Failure by the Capital Markets Authority to furnish former Uchumi chief executive Jonathan Ciano with sufficient material to defend himself adequately was wrong, leading to the quashing of a notice to show cause sent to him by the regulator.
Justice George Odunga ruled that Section 4(3)(a) and (g) of the Fair Administrative Action Act provides that where an administrative action is likely to adversely affect the rights or fundamental freedoms of any person, the administrator shall give the person affected by the decision adequate notice of the nature and reasons for the proposed administrative action and information.
While quashing the summons, the judge, however, said the regulator was free to carry out its mandate, but it must do so in strict adherence to the law, both procedural and substantive.
“It is my view that fair hearing must be meaningful for it to meet the constitutional threshold. The applicants in this application contend that their rights to be heard was violated as they were not given appropriate notice in order to enable them adequately prepare their case,” the judge said.
Mr Ciano moved to court seeking to quash the notice arguing that the regulator had already condemned him unheard.
He told the court that his services were terminated by Uchumi’s board on June 15, 2015 because of alleged gross misconduct and gross negligence.
In the same month, the CMA Board raised concerns of potential fraud and misconduct in the financial operations of Uchumi Supermarkets Ltd and its subsidiaries and therefore commissioned KPMG to conduct a forensic audit of financial operations at the chain of supermarkets.
The audit was to cover the period between June 1, 2013 and May 31, 2015.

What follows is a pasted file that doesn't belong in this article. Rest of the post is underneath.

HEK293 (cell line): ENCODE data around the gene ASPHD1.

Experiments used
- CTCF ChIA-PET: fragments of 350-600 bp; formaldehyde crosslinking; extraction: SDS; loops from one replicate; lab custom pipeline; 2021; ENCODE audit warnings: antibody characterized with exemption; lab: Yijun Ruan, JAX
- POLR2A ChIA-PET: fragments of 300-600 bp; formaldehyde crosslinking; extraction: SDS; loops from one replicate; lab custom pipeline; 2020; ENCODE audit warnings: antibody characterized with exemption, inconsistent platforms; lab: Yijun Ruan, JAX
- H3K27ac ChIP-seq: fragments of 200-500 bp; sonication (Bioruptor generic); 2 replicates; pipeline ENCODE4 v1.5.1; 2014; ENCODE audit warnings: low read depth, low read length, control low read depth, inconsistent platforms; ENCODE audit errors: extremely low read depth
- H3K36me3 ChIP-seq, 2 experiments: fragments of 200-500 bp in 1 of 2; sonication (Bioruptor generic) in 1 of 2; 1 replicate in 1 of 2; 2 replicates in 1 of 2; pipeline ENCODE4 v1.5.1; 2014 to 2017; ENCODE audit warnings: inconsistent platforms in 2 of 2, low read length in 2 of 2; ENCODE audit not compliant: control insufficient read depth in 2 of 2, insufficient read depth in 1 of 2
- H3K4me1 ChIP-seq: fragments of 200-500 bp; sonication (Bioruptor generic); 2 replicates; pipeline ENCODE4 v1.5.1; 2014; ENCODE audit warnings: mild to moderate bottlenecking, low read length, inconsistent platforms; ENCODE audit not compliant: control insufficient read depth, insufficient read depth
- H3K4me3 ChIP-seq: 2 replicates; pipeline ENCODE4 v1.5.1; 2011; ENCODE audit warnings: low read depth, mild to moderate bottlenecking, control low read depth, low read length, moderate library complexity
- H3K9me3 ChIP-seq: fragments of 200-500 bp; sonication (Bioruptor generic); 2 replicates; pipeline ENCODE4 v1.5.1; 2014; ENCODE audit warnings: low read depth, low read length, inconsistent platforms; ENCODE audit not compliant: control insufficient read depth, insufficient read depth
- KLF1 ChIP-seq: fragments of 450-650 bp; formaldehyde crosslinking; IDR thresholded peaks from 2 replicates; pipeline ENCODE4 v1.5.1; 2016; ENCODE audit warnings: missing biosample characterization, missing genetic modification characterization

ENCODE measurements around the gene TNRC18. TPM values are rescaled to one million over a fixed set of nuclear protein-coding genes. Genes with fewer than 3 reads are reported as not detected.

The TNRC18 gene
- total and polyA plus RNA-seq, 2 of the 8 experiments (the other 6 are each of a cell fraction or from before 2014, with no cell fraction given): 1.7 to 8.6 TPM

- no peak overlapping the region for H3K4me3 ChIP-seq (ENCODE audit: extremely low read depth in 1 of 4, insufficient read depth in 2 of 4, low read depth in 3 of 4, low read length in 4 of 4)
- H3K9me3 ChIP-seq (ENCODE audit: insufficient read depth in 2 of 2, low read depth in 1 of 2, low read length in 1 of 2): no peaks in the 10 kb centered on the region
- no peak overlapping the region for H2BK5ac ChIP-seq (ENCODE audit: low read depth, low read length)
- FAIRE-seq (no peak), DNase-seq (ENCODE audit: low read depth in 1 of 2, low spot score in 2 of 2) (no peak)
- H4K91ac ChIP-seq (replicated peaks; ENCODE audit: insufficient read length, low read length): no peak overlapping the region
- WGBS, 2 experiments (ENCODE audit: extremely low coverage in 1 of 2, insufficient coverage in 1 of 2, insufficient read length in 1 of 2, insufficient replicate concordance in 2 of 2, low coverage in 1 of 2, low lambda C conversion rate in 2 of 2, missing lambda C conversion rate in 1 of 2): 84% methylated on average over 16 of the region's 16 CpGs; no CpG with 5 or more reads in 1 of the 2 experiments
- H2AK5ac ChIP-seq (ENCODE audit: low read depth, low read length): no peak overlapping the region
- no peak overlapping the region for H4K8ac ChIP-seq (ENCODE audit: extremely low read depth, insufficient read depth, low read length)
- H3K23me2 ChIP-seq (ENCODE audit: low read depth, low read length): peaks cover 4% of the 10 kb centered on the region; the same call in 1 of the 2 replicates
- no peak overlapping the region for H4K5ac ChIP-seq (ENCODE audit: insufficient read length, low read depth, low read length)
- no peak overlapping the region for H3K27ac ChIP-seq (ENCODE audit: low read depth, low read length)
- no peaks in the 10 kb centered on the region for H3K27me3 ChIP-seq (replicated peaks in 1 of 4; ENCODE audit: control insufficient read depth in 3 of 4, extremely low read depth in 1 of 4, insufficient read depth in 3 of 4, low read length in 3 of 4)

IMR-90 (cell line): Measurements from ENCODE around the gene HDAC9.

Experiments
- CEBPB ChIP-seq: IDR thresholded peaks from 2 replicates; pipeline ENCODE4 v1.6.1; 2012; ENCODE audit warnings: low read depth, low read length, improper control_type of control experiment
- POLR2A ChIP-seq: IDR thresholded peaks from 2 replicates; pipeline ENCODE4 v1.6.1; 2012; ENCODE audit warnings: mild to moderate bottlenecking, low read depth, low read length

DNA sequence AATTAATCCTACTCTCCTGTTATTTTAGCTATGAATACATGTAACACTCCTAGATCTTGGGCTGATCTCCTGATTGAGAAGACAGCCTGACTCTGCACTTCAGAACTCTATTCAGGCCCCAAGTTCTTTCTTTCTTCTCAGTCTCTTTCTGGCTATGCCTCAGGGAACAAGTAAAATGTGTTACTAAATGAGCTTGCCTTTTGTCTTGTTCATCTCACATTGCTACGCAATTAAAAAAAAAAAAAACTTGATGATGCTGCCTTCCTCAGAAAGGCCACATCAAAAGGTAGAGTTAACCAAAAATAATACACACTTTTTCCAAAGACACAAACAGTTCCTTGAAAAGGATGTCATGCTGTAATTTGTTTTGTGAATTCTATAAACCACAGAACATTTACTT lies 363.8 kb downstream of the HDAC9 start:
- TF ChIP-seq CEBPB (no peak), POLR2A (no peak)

The audit allegedly revealed massive malpractices that took place in the Supermarkets between the said period.
And based on the said allegations of the malpractices and material non-disclosure of financial matters, Uchumi lodged a complaint with the regulator.
On August 13, 2016 CMA gave Mr Ciano a notice to show cause in respect of six contraventions of the Capital Markets Act.
The former CEO challenged the notice saying it was couched in a manner to suggest that a predetermination of the issues had been made against him.
He nevertheless appeared before the regulator on September 14, 2016 assuming that it was an avenue to clear his reputation, which he said had been maligned.
He said to the best of his knowledge, the report by KPMG alleged that he had refused to co-operate yet he answered all the questions in writing to prevent inclusion of any incorrect information.
Mr Ciano said that to cover up for their misgivings and reliance on the report and without any proper notice, he learned from the press that a determination had been made against him on the evening of November 17, 2016.
He accused the regulator of presuming him guilty before he was heard.
He said the process of determination took close to 10 months from the time the complaint was lodged.
He added that he was given the report on the eve of the hearing and the time was too short for him to respond adequately.
The regulator said it commenced its investigations on the request of Uchumi’s board into Mr Ciano’s possible involvement in financial mismanagement, financial impropriety and regulatory infractions.
The court heard that after the conclusion of the preliminary inquiry, Mr Ciano was then given the notice to show cause letter specifying the allegations against him to which he responded to.
CMA maintained that Mr Ciano was supplied with all the relevant information and materials, without any difficulty or impediments and that he confirmed receiving them.
The regulator said it made the decision after considering all the evidence before it.